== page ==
In Science this week: genetic and epidemiological study tracking recent Brazilian yellow fever outbreak, and more.
The transcriptomes of recessive dystrophic epidermolysis bullosa squamous cell carcinoma also suggested a role for inflammation in disease development.
Researchers used UK Biobank data to uncover genetic loci — many linked to pigmentation processes, but also novel ones — associated with being able to tan.
With the accreditation, the La Jolla, California-based molecular dermatology firm can provide its services in all 50 states and the District of Columbia.
Teams studying kidney and skin cancers independently implicated SWI/SNF chromatin remodeling mutations in checkpoint blockade immunotherapy response.
As part of the approval, DermTech will market and sell the pigmented lesions assay in Canada, while samples will be processed at the company's lab in California.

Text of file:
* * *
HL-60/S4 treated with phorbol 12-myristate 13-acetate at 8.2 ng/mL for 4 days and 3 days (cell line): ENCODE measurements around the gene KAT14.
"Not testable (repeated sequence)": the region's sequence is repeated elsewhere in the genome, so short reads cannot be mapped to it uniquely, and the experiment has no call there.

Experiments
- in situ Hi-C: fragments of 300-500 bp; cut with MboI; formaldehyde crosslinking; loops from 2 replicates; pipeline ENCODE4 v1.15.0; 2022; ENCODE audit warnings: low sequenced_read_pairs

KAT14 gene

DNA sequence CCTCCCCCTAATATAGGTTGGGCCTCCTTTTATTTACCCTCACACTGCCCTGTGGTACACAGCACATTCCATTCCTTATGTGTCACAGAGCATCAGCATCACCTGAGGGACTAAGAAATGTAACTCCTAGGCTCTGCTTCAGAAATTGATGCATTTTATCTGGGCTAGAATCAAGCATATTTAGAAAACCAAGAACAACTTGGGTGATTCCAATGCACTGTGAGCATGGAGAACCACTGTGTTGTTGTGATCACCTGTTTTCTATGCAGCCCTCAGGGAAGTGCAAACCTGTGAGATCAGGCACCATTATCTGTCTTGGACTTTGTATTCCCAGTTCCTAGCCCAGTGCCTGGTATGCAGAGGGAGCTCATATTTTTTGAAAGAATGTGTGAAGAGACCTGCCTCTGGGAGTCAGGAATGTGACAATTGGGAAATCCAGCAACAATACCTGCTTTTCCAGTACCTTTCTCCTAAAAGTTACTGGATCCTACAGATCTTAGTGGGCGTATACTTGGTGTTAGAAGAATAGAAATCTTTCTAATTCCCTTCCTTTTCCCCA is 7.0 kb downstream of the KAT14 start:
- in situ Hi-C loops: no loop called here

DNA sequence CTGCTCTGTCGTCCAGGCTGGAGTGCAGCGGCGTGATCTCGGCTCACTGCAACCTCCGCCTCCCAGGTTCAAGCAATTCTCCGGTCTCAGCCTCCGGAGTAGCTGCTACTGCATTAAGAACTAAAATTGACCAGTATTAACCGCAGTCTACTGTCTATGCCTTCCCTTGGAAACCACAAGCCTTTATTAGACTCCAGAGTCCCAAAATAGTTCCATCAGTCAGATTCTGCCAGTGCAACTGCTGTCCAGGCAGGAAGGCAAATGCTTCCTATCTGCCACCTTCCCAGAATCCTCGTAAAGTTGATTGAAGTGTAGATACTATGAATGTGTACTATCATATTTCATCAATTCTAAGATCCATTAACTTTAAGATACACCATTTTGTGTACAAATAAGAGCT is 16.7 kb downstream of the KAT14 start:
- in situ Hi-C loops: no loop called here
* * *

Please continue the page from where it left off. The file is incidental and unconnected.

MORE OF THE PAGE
Despite the initial high cost, the firm believes the assay's improved accuracy and sensitivity will sway clinical and payor interest.
Researchers identified rises and declines in disease risk that appeared to coincide with the proportion of ancestry from Mapuche and Aymara populations.
A genome-wide association study and meta-analysis uncovered several possible ties to multiple keratinocyte cancer versus single keratinocyte cancer cases.
In Science this week: genetically modified flu virus could be key to new live vaccines, and more.
An Australian-led team has generated a draft genome assembly of the invasive cane toad in hopes it will help in population control, the Sydney Morning Herald reports.
The New York Times reports that the US Department of Defense has implemented about half the recommendations made to improve safe handling of dangerous agents.
In PLOS this week: approach for teasing out archaic introgression in human genomes, immune transcription features in HCV infection, and more.
Stat News reports that Maryland is promoting itself to the biotech industry with a mobile billboard.